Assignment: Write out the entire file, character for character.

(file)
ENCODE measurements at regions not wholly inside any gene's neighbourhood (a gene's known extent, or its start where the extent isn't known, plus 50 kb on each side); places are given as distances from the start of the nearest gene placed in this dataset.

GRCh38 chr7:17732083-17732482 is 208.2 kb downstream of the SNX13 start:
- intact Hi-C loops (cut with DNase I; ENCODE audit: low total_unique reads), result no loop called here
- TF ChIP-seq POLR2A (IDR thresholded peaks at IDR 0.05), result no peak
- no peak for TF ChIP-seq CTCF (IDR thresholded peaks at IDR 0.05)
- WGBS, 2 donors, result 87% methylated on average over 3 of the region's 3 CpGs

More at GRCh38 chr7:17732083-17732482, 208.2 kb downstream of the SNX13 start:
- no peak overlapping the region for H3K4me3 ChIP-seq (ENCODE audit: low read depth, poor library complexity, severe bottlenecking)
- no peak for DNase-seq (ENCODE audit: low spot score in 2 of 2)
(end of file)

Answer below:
ENCODE measurements at regions not wholly inside any gene's neighbourhood (a gene's known extent, or its start where the extent isn't known, plus 50 kb on each side); places are given as distances from the start of the nearest gene placed in this dataset.

GRCh38 chr7:17732083-17732482 is 208.2 kb downstream of the SNX13 start:
- intact Hi-C loops (cut with DNase I; ENCODE audit: low total_unique reads), result no loop called here
- TF ChIP-seq POLR2A (IDR thresholded peaks at IDR 0.05), result no peak
- no peak for TF ChIP-seq CTCF (IDR thresholded peaks at IDR 0.05)
- WGBS, 2 donors, result 87% methylated on average over 3 of the region's 3 CpGs

More at GRCh38 chr7:17732083-17732482, 208.2 kb downstream of the SNX13 start:
- no peak overlapping the region for H3K4me3 ChIP-seq (ENCODE audit: low read depth, poor library complexity, severe bottlenecking)
- no peak for DNase-seq (ENCODE audit: low spot score in 2 of 2)